- This profile photo, while different, is actually of the person who is doing the tweeting. He also highlights in this photo the topics he is tweeting about thereby lending further credibility to the account.
- n Another good sign, his Twitter bio is filled out with keywords to his industry, links to his website and has his geographic location specified.
- Here we can see that followers of mine are following him as well. While you can’t endorse someone on Twitter, seeing that we have mutual connections is another sign of authenticity.
- Here we see the tweets he has sent are related to the topics in his bio. If we saw a bunch of unrelated information, or sales pitches here, it would be a sign we should block this person. The content looks legit so he is good to go!
- While this profile, by coincidence, shows her in workout clothes as well there is nothing else in the profile to suggest its connected to anything healthy. For some reason, most Twitter spam accounts choose photos of women in revealing attire as their profile photos.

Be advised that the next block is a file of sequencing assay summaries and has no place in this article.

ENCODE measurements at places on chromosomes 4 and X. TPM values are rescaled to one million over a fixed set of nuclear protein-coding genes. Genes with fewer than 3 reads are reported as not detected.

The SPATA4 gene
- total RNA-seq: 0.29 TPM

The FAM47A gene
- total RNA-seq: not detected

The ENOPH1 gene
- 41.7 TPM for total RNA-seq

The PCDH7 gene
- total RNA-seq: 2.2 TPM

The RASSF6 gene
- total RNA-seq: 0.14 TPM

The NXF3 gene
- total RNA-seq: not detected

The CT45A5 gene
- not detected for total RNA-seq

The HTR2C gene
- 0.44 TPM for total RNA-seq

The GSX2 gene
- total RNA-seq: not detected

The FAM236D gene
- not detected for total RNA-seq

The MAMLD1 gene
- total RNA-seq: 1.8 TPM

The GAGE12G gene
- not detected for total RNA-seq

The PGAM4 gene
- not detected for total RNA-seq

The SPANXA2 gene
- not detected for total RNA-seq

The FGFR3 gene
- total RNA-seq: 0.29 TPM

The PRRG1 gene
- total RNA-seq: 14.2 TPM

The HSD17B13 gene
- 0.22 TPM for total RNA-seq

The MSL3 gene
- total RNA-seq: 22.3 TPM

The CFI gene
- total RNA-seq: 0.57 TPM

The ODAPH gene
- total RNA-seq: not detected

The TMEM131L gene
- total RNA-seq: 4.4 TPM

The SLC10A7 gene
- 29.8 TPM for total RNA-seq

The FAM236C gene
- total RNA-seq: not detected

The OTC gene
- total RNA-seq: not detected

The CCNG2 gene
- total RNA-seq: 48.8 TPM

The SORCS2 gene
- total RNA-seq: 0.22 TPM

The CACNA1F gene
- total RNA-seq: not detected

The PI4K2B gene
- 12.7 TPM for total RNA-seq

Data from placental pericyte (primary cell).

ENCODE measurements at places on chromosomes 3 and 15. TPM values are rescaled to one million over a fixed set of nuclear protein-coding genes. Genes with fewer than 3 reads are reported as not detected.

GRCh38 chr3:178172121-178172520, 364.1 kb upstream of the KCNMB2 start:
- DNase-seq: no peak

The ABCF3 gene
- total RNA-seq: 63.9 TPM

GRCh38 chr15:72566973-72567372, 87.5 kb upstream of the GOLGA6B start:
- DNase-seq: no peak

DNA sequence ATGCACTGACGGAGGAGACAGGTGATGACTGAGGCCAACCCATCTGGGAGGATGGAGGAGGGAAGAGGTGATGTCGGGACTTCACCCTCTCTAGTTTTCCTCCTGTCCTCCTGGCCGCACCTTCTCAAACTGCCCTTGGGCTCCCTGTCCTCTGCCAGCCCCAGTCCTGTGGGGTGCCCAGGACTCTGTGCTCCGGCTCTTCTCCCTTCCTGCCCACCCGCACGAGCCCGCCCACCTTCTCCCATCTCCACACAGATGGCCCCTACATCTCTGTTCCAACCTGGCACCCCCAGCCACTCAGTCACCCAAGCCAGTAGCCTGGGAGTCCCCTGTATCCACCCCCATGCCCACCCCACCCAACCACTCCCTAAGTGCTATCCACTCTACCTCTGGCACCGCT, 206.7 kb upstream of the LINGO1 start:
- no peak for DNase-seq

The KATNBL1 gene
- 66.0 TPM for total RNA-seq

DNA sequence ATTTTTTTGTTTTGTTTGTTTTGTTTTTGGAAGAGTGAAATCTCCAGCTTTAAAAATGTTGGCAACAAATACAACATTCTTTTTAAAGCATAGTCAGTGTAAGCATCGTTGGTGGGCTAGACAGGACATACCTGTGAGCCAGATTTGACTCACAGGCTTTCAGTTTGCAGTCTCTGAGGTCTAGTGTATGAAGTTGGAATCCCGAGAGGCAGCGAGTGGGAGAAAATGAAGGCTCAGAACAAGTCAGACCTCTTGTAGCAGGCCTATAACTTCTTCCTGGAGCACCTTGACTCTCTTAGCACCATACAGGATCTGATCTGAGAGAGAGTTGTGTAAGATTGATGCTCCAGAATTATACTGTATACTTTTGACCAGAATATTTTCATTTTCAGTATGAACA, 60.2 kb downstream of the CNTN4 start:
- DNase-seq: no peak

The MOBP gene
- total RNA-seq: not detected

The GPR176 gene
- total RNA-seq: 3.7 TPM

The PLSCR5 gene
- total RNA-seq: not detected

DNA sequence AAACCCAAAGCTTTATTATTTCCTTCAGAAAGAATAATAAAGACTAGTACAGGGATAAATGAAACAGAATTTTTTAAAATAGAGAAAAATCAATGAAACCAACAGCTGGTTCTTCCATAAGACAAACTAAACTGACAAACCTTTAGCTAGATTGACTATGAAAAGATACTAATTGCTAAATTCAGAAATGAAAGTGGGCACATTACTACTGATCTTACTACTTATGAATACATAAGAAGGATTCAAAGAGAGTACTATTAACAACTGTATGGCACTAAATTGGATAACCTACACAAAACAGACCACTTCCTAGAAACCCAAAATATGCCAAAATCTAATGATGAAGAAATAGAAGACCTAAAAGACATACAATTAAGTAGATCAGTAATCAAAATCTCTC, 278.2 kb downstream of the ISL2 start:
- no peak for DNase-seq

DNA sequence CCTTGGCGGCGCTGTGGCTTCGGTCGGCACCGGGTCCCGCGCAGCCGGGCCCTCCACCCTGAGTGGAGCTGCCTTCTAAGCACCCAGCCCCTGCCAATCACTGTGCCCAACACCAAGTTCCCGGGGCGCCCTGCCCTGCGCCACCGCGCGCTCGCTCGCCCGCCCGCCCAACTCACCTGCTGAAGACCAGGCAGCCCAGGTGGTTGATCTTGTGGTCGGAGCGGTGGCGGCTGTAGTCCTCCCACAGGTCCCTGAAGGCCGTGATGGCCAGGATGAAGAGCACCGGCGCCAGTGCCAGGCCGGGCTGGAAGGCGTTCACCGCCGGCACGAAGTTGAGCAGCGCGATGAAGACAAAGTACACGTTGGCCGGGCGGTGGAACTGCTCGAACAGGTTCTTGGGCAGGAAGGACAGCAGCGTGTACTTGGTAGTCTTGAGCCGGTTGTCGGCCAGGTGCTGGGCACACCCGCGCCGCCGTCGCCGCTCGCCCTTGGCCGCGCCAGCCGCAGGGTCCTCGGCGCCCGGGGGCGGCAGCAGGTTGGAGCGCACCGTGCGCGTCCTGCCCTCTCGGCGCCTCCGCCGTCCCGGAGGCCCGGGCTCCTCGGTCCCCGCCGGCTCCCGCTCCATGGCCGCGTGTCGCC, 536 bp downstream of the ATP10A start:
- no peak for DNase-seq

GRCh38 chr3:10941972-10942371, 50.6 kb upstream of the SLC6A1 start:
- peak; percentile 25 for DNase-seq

- We can pretty much stop and block this account by looking at the bio. Words referencing “growing followers for $5” in bios are also common in spammers.
- At the time of this image, the spam account had spam-tweeted more than 3000 times but has 170ish followers. Another bad sign that leads us to the next point.
- Looking at their sent tweets shows more spam. There were a dozen more tweets like this promising social media audience growth before this one. As you can see in the video we are now reaching for the report and block function.
It may take a couple of minutes every day or so but we urge you to pay attention to the quality of the followers in your audience. If you need help with this, feel free to contact us any time!